The moldboard plow is an amazing tool. It slices soil and turns it over, burying the previous crop to make room for the next. As it skims through the soil, the bottom of the plow smear tiny particles under it. Over time, plowing at the same depth, the smeared particles adhere into a solid sheet of clay. Roots can barely penetrate it. Water that used to drain freely now pools on the surface.
Tractors drag great gangs of plows through most of North American cropland. How do farmers deal with the resulting plow pan? They can drag long-shanked chisels that slice soil into ribbons. Farmers can plant ferocious-rooted radishes and other determined plants to insinuate themselves through the underlying barrier.
But while these agricultural techniques are interesting enough, I'm going for the metaphor. A glossy cultural plowshare has severed roots of my connection to the soil. Generations of hard-packed voices told me not to touch soil, not to grow plants, not to ask myself if animals feel happiness. The literal and cultural soil underneath me was cut off from my beneficial influence. I was sitting on an enormous cultural plow pan, and my personal roots are slowly making their way to the hidden richness underneath.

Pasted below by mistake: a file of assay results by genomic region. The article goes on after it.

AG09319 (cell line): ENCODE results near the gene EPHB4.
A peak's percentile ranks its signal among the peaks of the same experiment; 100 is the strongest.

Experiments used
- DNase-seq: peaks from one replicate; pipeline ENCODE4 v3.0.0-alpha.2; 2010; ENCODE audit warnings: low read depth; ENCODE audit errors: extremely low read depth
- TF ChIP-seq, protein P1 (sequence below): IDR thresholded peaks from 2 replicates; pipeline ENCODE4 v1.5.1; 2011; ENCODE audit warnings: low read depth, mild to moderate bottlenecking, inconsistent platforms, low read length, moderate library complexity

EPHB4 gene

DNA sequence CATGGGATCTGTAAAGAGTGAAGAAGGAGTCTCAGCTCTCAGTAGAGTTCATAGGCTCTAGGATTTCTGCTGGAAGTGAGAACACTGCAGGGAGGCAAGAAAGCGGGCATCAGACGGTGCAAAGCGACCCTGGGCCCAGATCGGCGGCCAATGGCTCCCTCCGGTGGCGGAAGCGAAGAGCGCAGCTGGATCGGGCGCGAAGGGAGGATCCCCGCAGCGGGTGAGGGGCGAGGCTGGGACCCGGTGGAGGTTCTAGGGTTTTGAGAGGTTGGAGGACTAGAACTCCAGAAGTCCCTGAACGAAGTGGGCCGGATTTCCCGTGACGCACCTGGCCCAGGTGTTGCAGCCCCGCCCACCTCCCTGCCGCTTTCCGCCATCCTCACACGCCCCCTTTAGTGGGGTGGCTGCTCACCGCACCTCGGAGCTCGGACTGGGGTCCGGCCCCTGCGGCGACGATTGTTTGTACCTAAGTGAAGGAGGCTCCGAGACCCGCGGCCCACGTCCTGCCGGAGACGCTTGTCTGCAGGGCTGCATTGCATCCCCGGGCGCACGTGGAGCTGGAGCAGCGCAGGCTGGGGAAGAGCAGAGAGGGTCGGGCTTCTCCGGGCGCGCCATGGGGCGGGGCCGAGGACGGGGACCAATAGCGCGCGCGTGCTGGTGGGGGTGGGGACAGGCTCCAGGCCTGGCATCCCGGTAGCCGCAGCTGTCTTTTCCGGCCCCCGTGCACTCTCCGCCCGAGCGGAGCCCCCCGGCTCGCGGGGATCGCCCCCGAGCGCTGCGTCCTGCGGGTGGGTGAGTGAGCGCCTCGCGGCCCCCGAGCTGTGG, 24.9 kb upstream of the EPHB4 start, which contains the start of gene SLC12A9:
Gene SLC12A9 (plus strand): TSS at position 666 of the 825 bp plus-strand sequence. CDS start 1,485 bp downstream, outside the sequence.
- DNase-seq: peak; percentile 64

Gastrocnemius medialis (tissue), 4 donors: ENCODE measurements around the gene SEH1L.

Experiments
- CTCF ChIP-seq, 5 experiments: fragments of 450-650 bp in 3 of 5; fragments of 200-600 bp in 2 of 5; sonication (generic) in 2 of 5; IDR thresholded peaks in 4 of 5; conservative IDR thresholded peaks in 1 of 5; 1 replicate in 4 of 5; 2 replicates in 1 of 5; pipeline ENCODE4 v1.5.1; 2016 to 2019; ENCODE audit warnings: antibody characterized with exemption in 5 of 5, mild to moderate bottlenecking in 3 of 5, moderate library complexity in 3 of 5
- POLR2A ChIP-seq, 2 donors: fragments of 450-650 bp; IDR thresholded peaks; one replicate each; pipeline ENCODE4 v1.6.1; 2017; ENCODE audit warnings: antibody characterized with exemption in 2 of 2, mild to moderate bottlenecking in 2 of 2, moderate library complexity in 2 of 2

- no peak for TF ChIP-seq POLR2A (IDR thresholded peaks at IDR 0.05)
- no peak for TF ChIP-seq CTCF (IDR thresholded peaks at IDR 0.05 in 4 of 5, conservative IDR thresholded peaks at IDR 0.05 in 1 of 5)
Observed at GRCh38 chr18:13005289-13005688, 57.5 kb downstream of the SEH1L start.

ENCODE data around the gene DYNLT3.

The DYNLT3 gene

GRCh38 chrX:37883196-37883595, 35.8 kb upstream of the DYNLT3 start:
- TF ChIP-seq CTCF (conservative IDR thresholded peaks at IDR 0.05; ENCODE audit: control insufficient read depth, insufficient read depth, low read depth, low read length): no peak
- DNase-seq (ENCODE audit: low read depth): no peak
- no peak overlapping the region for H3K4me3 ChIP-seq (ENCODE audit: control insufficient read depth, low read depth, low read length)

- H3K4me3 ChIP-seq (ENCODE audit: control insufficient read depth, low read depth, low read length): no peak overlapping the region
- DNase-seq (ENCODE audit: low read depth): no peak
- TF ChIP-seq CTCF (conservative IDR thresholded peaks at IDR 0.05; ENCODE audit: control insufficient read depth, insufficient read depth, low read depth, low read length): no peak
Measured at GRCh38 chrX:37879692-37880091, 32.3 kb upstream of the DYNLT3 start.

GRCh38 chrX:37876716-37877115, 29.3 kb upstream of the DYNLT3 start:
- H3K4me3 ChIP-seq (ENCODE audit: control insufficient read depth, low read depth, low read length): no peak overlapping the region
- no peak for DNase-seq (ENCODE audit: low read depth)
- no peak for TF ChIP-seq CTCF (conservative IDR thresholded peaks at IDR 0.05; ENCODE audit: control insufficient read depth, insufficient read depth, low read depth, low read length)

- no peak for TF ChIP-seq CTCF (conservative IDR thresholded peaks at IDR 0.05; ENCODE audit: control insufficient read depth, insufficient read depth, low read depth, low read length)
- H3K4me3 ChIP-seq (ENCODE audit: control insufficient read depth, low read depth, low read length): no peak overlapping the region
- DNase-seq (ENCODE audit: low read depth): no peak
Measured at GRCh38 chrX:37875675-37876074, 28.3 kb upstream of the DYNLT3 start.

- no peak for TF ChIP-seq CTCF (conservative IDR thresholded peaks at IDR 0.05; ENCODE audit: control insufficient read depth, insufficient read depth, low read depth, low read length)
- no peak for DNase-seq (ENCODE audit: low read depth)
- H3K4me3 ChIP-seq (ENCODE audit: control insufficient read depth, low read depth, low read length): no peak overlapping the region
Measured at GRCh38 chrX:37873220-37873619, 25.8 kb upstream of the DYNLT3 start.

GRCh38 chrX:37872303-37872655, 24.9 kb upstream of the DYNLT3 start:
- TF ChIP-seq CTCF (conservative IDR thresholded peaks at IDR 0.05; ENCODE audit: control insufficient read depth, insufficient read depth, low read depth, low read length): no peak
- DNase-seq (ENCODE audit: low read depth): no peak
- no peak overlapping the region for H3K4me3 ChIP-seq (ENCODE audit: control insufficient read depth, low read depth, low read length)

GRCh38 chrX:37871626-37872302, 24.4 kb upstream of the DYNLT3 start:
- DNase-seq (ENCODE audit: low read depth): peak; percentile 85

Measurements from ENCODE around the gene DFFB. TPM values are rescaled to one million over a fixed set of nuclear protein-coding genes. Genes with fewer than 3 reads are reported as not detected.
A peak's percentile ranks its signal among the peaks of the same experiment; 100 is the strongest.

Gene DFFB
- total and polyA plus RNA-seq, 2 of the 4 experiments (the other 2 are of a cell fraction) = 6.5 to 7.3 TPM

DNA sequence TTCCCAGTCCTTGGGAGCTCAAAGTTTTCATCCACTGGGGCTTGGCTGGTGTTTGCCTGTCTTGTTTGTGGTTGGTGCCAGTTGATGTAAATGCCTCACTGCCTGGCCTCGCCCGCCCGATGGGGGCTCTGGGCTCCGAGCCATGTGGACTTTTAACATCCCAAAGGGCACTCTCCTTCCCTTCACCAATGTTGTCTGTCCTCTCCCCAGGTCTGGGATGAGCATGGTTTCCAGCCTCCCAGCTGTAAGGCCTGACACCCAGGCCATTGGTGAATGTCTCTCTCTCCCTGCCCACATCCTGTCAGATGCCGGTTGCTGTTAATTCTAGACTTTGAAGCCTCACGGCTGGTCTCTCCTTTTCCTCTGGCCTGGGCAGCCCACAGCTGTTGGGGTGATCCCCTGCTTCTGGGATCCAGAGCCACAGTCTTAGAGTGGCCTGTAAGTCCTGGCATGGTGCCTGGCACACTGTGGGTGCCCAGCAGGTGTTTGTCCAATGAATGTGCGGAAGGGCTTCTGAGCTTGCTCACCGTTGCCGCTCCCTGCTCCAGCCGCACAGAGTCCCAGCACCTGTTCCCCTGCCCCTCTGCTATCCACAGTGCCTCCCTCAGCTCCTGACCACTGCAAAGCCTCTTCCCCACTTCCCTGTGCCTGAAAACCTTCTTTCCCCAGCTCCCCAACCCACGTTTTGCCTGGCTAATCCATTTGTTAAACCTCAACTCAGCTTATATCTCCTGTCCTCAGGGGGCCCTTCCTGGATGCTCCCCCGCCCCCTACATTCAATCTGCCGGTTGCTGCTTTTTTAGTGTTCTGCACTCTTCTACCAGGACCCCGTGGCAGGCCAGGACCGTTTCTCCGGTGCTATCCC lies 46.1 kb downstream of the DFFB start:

I am enriched by the tremendous sense of connection I develop by cultivating the soil. I share nutrients with this place through my animal presence. I don't mean to brag, but I personally produce over $4 of organic fertilizer a day. That adds up! I act as consciously as I can in the farm ecosystem, choosing who to plant, irrigate, reproduce. It's a daunting task, and I'm painfully aware of the limits of my knowledge. But I would rather be rooted. Not as a purveyor of agricultural commodities, though I am that. Not as a grimy back-to-the-lander, though I would fit some people's definition of the term. Most of all, I am a breaker of the plow pan between myself and the rest of creation. If my work at Hawthorn Farm makes connection easier for the generations following me, then I am farming right.